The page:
What is legislative intent and why lawyers want the bench to look to itAdvocates bring an interview and video clip of Subas Nembang to justices’ notice to argue the point that constitutional provisions be followed not only in letter but in spirit too.
As lawyers pleading on behalf of petitioners challenging Prime Minister KP Sharma Oli’s House dissolution move continued to parse constitutional provisions, advocate Dinmani Pokhrel brought up one of Subas Nembang’s interviews in which the two-time Constituent Assembly chair said the current constitution does not allow a prime minister to dissolve Parliament.
Pokhrel presented before the court a magazine, titled Smarika, published by the federal parliament annually, in which the interview was published.
“We have accepted the existing parliamentary system as an improved parliamentary system. For instance, a no-confidence motion against the prime minister cannot be brought for two years, and once it is tabled another motion cannot be presented for another year,” Nembang has said in the interview. “On the basis of our past experience, we have included new provisions including the one that says the prime minister cannot dissolve Parliament.”
Nembang was explaining the major highlights of the new constitution in the interview published last year.
Lawyers on Monday also talked about a video clip that had recently gone viral, in which Nembang says the constitution does not allow the prime minister to dissolve the House.
In the video clip, posted on Twitter from the handle @jspanepal, which in its bio says “official twitter account of Journalists' Society for Parliamentary Affairs”, Nembang is heard explaining why the provision of not allowing a prime minister to dissolve Parliament on a whim was inserted in the constitution.
“[In the past] whenever a prime minister was angry with lawmakers, he used to dissolve the Parliament. We removed that [provision] and now the prime minister cannot dissolve as we have excluded that provision,” Nembang is heard saying while speaking at a function organised by the Parliament Secretariat at Dhulikhel in July 2019.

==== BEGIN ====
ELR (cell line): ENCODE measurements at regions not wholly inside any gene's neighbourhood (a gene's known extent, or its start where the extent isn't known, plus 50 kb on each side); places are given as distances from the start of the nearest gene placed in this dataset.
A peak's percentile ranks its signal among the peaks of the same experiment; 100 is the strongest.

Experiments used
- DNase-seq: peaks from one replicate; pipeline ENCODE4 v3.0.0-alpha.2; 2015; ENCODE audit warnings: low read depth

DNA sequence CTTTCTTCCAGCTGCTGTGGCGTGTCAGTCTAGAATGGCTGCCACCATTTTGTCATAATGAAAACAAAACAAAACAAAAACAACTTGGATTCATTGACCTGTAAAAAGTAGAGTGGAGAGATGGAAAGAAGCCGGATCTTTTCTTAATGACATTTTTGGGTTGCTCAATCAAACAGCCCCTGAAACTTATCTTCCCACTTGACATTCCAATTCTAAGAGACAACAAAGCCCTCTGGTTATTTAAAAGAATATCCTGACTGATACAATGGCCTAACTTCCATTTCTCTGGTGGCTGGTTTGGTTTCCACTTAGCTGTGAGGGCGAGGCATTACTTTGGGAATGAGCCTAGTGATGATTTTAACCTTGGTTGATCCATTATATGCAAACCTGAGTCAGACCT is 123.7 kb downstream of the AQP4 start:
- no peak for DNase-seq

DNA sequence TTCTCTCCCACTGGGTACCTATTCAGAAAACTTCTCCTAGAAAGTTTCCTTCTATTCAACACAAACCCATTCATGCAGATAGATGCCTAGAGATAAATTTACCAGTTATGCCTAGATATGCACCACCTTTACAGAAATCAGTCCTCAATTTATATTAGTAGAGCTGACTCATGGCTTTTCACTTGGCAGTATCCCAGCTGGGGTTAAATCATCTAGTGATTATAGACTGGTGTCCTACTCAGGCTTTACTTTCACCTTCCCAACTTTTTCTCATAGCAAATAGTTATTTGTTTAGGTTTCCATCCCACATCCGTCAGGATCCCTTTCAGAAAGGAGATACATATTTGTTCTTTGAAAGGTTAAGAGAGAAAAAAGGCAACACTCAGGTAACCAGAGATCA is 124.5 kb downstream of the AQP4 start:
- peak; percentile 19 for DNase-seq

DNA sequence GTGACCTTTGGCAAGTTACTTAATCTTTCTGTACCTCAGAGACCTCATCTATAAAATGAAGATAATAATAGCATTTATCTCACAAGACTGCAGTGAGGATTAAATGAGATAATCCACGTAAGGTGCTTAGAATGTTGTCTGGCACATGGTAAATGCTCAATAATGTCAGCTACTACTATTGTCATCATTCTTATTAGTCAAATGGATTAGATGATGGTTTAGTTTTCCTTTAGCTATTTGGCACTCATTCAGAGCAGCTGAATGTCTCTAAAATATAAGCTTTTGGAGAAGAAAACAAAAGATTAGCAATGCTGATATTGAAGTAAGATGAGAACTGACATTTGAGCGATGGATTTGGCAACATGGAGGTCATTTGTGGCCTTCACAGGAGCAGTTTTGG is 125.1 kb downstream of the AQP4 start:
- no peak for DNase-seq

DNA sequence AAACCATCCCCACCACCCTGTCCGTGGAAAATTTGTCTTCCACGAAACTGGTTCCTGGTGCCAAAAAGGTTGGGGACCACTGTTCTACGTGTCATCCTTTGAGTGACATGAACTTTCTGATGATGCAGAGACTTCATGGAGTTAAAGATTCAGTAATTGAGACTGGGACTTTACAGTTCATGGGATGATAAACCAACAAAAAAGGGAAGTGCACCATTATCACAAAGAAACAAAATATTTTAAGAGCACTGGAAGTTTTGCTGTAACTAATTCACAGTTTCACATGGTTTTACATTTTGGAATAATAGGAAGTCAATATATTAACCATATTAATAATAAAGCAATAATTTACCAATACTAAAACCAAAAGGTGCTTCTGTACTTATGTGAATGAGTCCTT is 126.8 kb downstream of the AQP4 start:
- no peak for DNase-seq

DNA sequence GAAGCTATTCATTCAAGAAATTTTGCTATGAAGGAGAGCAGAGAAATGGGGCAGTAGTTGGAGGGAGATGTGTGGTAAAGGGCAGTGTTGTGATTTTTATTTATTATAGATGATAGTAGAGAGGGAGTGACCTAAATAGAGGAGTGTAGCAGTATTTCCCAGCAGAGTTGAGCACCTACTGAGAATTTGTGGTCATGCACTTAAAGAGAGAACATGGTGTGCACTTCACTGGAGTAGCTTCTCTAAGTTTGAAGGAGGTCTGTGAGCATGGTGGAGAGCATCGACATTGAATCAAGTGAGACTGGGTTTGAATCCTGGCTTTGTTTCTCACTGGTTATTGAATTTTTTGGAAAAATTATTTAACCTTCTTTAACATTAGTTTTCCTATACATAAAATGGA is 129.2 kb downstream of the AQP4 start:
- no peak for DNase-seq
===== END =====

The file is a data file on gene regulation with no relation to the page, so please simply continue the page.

“I made a plea before the justices to take them as persuasive evidence to know the intent of the drafters,” advocate Saroj Krishna Ghimire, the other lawyer to take part in the hearing on Monday, told the Post.
But Chief Justice Cholendra Shumsher Rana and Justice Sapana Malla Pradhan questioned whether such videos could be taken into consideration in court.
The Oli government has cited Articles 76 (1), 76 (7) and 85 for dissolving the House.
Chief Justice Rana has been constantly asking, at almost every hearing, why a prime minister cannot say he does not want to govern and seek a fresh mandate of the people.
But lawyers have argued that Articles 76 (1) and 76 (7) talk about the formation of a government, and since the issue is of House dissolution, the bench should look to legislative intent.
Legislative intent is defined as “the ends sought to be achieved by a legislature in an enactment.” Courts often look to legislative intent for guidance in interpreting and applying a law.
The drafters of the Constitution of Nepal 2015 say that taking the bad experience of political instability–frequent change of governments and prime minister dissolving the House at the drop of a hat–into account, they had debated at length before writing Article 76 (1) to Article 76 (7) so as to ensure that a prime minister has to fulfil various conditions for dissolving the House.
The drafters had also inserted a provision, which is not seen in any country practicing parliamentary democracy, that said a no-confidence motion cannot be moved against the prime minister for two years.
Article 100 (4) of the constitution states that a motion of no confidence shall not be tabled until the first two years after the appointment of the prime minister and until another year after the date of failure of such a motion.